A Russian born priest, Rev. Constantine Popoff residing at the Russian missionary church in Minneapolis, Minnesota, was invited by the church committee to provide religious services. He arrived in the beginning of October, 1899, and held consecration services on October 14, 1899, with some two hundred orthodox Bukovinians in attendance from the area.
Of the 44 listed builders, 41 belonged to the Orthodox faith, settlers from the Austrian province of Bukovina (western Ukraine); 3 were from the Austrian province of Galicia and were Greek Catholic. The farms nearest the church were settled by peasants from the Village of Onut in Bukovina, ten of whom were also church builders named in the scroll. This circumstance accounts for the popular designation of the church as "Onutska."
The church cemetery is crowded with distinctive Orthodox grave markers-inscribed crosses cast in cement moulds by the local pioneer craftsmen. The earliest standing marker is dated 1898, marking the grave of a pioneer settler from Onut. Inside the historic church one may see unique religious artifacts, such as wooden crosses, candelabras and altar decorations built by local craftsmen and a collection of rare lithographs from Kiev, Odessa, St. Petersburg and Moscow.
On August 18, 1974, St. Michael's Church near Gardenton was officially dedicated as the first Ukrainian Historic Site in Canada. The Historic Sites Advisory Board and the Minister of Culture approved the designation on application by the writer of this article, supported by historical documentation as provided by law. Two official historic site bronze plaques, with appropriate inscriptions, one in English and one in Ukrainian, were unveiled at a ceremony commemorating the event. Some 400 guests, including clergy of the Ukrainian Orthodox faith, their bishop and government officials.
|Historical Plaque outside St. Michael's Ukrainian Orthodox Church.|
1. The First Ukrainian Church in Canada -- John Panchuk; 36 page monograph, Trident Press, Winnipeg, 1974 (in Ukrainian language).
2. Bukowina-Its Past and Present-Paris, 1956, page 917.
3. Ukraine-a concise Encyclopedia-Vol. II, page 1165, Uni- versity of Toronto Press, 1971.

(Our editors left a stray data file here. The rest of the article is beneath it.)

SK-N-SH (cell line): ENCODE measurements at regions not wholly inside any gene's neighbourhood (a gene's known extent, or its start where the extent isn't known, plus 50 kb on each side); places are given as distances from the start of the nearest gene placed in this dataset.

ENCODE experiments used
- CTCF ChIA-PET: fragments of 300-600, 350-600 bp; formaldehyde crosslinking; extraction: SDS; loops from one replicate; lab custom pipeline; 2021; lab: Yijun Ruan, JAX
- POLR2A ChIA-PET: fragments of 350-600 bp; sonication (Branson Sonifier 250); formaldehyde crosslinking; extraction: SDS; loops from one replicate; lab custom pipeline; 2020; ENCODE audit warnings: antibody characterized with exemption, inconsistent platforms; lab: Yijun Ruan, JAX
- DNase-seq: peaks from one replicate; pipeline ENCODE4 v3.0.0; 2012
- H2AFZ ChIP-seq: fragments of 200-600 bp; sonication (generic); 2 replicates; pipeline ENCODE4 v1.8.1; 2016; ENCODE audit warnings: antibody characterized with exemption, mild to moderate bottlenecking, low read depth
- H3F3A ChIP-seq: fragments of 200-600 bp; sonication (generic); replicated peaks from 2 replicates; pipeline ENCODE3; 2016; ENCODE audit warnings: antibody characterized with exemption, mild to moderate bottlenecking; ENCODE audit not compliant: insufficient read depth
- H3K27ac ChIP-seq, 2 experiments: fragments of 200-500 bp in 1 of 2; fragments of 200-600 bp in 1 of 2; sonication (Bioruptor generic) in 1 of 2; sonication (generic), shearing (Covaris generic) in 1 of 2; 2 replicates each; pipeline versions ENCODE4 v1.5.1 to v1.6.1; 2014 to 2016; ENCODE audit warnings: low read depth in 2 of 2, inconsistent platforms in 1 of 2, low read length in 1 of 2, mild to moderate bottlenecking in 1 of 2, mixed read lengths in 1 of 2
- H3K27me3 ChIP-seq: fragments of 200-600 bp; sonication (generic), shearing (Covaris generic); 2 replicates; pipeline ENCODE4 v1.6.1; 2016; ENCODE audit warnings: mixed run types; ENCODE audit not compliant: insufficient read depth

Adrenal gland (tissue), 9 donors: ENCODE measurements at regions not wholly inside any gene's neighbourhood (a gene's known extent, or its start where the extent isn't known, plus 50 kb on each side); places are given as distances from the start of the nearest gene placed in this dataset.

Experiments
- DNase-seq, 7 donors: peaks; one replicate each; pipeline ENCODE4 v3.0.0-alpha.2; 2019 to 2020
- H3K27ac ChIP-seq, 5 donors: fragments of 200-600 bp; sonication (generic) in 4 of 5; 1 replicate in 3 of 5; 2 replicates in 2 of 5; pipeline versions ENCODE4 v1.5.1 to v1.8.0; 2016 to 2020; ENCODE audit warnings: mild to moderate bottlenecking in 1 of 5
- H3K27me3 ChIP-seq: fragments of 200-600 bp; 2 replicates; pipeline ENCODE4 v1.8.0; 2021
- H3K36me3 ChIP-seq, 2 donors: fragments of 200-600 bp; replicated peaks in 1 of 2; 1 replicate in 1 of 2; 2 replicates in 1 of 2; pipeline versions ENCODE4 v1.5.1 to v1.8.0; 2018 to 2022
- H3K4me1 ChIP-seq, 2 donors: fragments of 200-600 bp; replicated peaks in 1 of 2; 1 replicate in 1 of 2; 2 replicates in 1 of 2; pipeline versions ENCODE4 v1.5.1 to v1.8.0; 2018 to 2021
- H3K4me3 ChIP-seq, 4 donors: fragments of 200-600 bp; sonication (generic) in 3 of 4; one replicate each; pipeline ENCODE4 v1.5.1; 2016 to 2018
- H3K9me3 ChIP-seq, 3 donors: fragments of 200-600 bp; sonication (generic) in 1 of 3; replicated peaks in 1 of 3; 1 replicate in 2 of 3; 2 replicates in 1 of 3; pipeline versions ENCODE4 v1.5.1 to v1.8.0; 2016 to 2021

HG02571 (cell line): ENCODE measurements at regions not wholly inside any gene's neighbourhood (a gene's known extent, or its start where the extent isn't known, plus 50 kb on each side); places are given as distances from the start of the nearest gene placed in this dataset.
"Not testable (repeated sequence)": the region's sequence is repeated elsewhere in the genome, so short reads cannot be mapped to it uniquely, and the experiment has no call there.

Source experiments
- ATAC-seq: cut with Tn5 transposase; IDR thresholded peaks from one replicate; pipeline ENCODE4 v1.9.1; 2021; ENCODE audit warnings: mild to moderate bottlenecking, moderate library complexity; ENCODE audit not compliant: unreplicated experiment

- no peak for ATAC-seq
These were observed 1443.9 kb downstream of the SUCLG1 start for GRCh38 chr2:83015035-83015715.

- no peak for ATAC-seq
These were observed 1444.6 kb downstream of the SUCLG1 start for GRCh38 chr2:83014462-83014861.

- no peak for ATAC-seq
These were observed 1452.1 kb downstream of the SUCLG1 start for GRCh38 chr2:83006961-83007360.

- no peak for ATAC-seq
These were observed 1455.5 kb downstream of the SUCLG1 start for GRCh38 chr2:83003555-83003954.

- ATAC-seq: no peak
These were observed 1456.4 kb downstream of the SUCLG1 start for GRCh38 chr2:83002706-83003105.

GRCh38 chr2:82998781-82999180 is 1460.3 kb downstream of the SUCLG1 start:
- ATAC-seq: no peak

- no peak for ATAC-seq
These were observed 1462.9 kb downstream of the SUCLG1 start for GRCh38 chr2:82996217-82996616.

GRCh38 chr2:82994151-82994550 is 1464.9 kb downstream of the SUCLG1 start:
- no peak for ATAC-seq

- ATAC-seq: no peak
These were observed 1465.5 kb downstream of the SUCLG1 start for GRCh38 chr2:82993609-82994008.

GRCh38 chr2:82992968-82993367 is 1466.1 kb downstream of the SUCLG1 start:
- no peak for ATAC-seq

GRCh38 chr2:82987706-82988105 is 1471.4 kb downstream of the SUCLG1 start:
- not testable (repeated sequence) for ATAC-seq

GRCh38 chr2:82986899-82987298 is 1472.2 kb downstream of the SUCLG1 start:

4. The Ukrainians in Canada-Olga Woycenko, Trident Press, Winnipeg, 1967, pg. 160.
5. The Ukrainian Canadians-M. H. Marunchak, Ukrainian Academy of Sciences, 1970, Winnipeg, page 128.
6. Bukowinian Settlements in Southern Manitoba-John Panchuk, 1971, 86 pages.
7. Look Who's Coming, The Wacna Story-Mary Paximadis, 1976, Miracle Press Ltd., Oshawa, Ont. Canada, (pg. 74).
8. Hardships & Progress of Ukrainian Pioneers-Peter Humenik, 1977, Derksen Printers (pg.74) Steinbach, Man.
9. Canadian Collector-Vol. VI/No. 8, 1971, Toronto-A Journal of Antiques & Fine Arts, (pages 57-59).
10. Reader's Digest-June 1977, page 112 (Canadian Issue) Article "The Timeless Glory of Our Country Churches.)
11. 75th Anniversary of St. Michael's Ukrainian Orthodox Church, Gardenton, Man. 1897-1972; 42 pages.
JOHN PANCHUK, THE PROMINENT ATTORNEY and Ukrainian community leader, was born on April 4, 1904 in Gardenton, Manitoba. In 1916 his family moved to Detroit and ever since he has lived there and in Battle Creek, Michigan. He has been active in the Democratic Party and was a delegate to the convention which nominated John F. Kennedy for the Presidency of the United States. He had the honour of serving four years as Assistant Attorney General of the State of Michigan. He has been very active in the Ukrainian community and was president of the Ukrainian Youth League of North America in 1937. Mr. Panchuk served as judge of the U.W.A.'s Ivan Franko Scholarship Foundation Ukrainian essay competition. He is the author of many articles and of several books and publications. These include Shevchenko's Testament, and Bukovinian Settlements in Southern Manitoba. He is the author and publisher of Persha Ukrainska Tserkva v Kanadi (Winnipeg 1974, 35 p. illus.) upon which this article is based.
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Copyright © 1978 John Panchuk
Reprinted from FORUM Ukrainian Review No. 38, Winter 1978
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Originally Composed: Tuesday September 9th 1997.